[Openid-specs-ab] Expected Identity

John Bradley ve7jtb at ve7jtb.com
Mon May 14 23:17:50 UTC 2012


How is this different from the decision we made in SF to allow the id_token or a email hint to be passed to the authorization endpoint?

If a id_token is sent as part of the request only that user should be allowed to login.  Typically in the immediate mode if the user has changed or logged out they would get an error.

I don't think in the session management discussion we decided how to pass the email if a id_token is not available,  only that we need to.

There was also some discussion around the need to ask for consent to release the email if the RP sends it as a hint.

John B.
On 2012-05-14, at 6:00 PM, Justin Richer wrote:

> Blaine, your timing is spot on -- I was actually just discussing this very use case here this afternoon in the context of one of our projects. I think there's a definite need for indicating what the starting identity was in the transaction, even if for sanity checking cases. But more to the point, you don't want to cause all RPs to force a prompt for all users just in case they might run into the problem below. Ultimately, I see it as another bit of information, a hint, that the RP can send to help the IdP do its job.
> 
> After thinking through it a bit, I think that the Request Object might be the best place to put something like that into. It makes it possible for RPs that care about it to do the legwork, but it doesn't further pollute the OAuth Auth Endpoint namespace for the simple cases that might not care.
> 
> Should we put this in as an issue?
> 
> -- Justin
> 
> On 05/11/2012 09:23 PM, Blaine Cook wrote:
>> Hi all,
>> 
>> I'm trying to implement sign-in for a site using a combination of
>> OpenID 2.0, OAuth (Facebook / Twitter), and ideally OpenID Connect
>> once it's done.
>> 
>> My user interface for sign-in starts with the asking the user for
>> their email address, since I also allow password-based sign-in for
>> users who don't have or don't want federated sign-in.
>> 
>> The problem I'm facing is that there isn't a causal connection between
>> the identity provided by the user and the identity that I get back
>> after they complete their federated sign-in. For example, a user might
>> try to sign in using a friend's computer. The best possible steps with
>> OpenID 2.0 or OpenID Connect are as follows:
>> 
>> 1. The user enters "bob.example at gmail.com" as their email address and
>> is sent to Google to sign in.
>> 2. Their friend, "alice.example at gmail.com" is already signed in at
>> Google, and has already given my app permission to rely on Google as a
>> single sign-on provider.
>> 3. The user is transparently redirected back to my site.
>> 4. The token I attempt to use is for "alice.example at gmail.com";
>> clearly, though, this doesn't match Bob's expectation.
>> 5. I refuse to sign in "alice.example at gmail.com", since the requested
>> user was "bob.example at gmail.com"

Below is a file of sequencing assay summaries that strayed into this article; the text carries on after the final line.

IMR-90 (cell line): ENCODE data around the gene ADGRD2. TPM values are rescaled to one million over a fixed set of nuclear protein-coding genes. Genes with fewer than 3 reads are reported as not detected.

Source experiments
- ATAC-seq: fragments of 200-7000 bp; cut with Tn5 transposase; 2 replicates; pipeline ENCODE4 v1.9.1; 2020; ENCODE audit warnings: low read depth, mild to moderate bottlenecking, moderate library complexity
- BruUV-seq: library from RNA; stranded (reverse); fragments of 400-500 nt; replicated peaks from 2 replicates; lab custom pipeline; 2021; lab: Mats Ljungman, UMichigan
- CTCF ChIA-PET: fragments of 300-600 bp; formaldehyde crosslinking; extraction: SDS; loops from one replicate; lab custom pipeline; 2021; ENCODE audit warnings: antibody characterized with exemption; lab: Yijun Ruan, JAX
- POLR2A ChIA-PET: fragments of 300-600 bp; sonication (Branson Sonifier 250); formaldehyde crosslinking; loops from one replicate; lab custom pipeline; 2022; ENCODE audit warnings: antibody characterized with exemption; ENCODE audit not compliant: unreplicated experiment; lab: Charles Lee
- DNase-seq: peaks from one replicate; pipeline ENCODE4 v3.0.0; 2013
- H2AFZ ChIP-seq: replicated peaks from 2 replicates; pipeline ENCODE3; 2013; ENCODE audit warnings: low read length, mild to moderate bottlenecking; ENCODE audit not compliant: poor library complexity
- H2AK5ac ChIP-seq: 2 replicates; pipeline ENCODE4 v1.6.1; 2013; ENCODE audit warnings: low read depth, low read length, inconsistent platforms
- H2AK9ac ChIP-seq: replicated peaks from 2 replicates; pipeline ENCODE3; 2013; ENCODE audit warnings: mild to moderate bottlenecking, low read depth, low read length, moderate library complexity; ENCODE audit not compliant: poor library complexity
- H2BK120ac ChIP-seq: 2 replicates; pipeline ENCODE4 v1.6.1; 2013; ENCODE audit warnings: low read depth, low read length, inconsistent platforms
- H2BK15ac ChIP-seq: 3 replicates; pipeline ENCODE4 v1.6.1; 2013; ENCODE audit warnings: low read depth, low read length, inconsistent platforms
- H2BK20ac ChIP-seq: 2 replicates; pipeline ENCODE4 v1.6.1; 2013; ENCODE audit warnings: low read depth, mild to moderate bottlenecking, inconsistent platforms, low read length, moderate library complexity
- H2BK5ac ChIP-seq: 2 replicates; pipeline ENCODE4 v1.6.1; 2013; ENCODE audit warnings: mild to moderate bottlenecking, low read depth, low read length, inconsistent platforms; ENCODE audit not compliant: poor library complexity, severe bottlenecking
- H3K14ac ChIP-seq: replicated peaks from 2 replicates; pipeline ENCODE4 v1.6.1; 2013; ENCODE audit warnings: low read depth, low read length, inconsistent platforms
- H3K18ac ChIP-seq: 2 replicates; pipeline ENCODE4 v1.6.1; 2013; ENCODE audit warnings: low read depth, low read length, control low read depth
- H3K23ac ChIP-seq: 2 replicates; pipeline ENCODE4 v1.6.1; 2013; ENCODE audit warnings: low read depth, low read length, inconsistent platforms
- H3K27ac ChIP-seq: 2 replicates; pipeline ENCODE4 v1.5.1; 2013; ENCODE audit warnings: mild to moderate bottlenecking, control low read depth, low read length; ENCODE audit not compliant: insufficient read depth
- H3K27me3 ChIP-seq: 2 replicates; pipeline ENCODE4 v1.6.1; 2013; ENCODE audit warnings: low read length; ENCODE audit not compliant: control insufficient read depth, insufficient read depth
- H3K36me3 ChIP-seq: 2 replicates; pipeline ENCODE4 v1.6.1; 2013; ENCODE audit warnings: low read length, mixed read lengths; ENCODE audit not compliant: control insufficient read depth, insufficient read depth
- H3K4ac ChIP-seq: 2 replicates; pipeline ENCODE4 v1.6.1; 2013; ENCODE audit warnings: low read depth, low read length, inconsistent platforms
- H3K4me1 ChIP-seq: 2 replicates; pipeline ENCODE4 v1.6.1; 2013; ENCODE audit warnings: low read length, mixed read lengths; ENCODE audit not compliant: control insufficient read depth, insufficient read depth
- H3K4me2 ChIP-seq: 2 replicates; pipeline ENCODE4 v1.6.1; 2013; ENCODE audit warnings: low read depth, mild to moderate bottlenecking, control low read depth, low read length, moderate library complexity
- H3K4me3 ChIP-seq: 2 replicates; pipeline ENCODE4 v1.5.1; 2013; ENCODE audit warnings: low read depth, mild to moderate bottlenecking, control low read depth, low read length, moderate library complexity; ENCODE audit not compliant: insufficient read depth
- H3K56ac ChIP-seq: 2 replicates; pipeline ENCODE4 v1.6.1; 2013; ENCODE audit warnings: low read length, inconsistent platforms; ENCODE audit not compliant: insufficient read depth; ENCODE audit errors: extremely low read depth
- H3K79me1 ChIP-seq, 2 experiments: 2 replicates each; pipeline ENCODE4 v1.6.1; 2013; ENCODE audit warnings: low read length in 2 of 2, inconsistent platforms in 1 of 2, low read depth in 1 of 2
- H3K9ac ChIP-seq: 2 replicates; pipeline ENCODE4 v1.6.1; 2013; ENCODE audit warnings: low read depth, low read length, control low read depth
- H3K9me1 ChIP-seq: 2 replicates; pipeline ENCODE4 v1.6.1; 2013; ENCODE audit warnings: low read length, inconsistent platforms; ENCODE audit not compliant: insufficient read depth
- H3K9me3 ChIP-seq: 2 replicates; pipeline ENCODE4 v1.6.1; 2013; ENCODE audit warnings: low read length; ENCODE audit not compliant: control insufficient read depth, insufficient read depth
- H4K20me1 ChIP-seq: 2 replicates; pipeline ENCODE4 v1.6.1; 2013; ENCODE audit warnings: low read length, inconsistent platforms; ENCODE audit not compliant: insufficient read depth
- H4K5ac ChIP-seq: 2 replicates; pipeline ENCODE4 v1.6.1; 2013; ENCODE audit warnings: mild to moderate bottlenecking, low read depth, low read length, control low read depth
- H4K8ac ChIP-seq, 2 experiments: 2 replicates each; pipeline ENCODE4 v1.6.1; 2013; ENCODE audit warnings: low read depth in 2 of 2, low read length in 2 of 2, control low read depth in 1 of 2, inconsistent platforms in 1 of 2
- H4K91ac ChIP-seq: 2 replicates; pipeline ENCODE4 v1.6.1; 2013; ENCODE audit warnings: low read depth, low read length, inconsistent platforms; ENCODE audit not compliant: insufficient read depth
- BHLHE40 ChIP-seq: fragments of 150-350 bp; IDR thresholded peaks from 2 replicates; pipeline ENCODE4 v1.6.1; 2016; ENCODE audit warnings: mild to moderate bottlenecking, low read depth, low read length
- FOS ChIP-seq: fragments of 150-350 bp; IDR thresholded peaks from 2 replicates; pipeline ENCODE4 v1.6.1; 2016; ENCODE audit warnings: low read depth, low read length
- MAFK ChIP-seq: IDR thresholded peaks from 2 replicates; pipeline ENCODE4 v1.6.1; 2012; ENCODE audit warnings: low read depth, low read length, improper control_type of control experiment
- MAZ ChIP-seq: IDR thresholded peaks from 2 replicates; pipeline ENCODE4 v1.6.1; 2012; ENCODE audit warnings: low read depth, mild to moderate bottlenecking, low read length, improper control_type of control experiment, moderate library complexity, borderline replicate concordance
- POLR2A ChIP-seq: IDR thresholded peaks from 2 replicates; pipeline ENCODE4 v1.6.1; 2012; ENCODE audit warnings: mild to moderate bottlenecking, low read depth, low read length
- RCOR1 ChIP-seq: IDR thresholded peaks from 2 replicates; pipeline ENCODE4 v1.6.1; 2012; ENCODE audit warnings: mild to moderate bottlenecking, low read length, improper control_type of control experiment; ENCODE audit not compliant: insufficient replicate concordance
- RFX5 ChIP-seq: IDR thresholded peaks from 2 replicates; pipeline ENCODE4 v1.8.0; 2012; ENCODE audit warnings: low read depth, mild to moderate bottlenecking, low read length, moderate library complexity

>> 6. I redirect to Google, this time insisting that Google ask the user
>> to sign in.
>> 7. The user clicks "Sign in as a different user"; at this point,
>> Google needs to remember that we're still in the middle of a sign-in
>> flow (Yahoo's OpenID system fails at this point)
>> 8. The user signs in as "bob.example at gmail.com" and is redirected back
>> to my site.
>> 9. I sign-in "bob.example at gmail.com"
>> 
>> For SPs that *do not* provide a mechanism to insist that the user
>> signs in (i.e., the server doesn't implement prompt=login), this
>> approach fails at step #5, at which point I need to display a
>> confusing message indicating to the user that they should *first* sign
>> out of Google, *then* return to my site in order to sign in. This
>> option sucks, but is necessary for e.g., Yahoo.
>> 
>> Sometimes, depending on how the SP implements prompt=login, the sign
>> in may have the already signed-in user inaccessible in the sign in
>> form (i.e., only the password field is available for entry),
>> necessitating that the user explicitly sign out before signing in;
>> this can be very annoying on shared computers (and unnecessary, since
>> the login for "bob.example at gmail.com" need only persist for as long as
>> is necessary to sign Bob in on my site). In this case, this process
>> fails at #7.
>> 
>> An alternative is possible:
>> 
>> If OpenID Connect were to have (like the BrowserID 'requiredEmail'
>> attribute[1]) a parameter (e.g., "requiredIdentity") that meant "only
>> authenticate this user; do not allow any other users to authenticate,
>> and present a successful sign-in if and only if this user has
>> authenticated; otherwise, produce an error", then the following
>> workflow would be possible:
>> 
>> 1. The user enters "bob.example at gmail.com" as their email address and
>> is sent to Google to sign in.
>> Ignored: 2. Their friend, "alice.example at gmail.com" is already sign in
>> at Google, and has already given my app permission to rely on Google
>> as a single sign-on provider.
>> 2. Bob authenticates at Google, proving that he is "bob.example at gmail.com"
>> 3. Google redirects back to my site.
>> 4. I sign-in "bob.example at gmail.com"
>> 
>> There are never more complex flows, other than the normal "user can't
>> successfully sign in" flow which is already required to handle a
>> normal and necessary failure case.
>> 
>> Please consider adding this parameter to OpenID Connect – as a website
>> implementor, this feature is probably necessary for me to be able to
>> confidently provide OpenID support to my users. The alternative is a
>> sprawling and error-prone mass of code to deal with all of the
>> potential scenarios that might arise, as only hinted at in the first
>> user experience example.
>> 
>> Best,
>> 
>> b.
>> 
>> 1. https://github.com/mozilla/browserid/blob/dev/example/rp/index.html#L186
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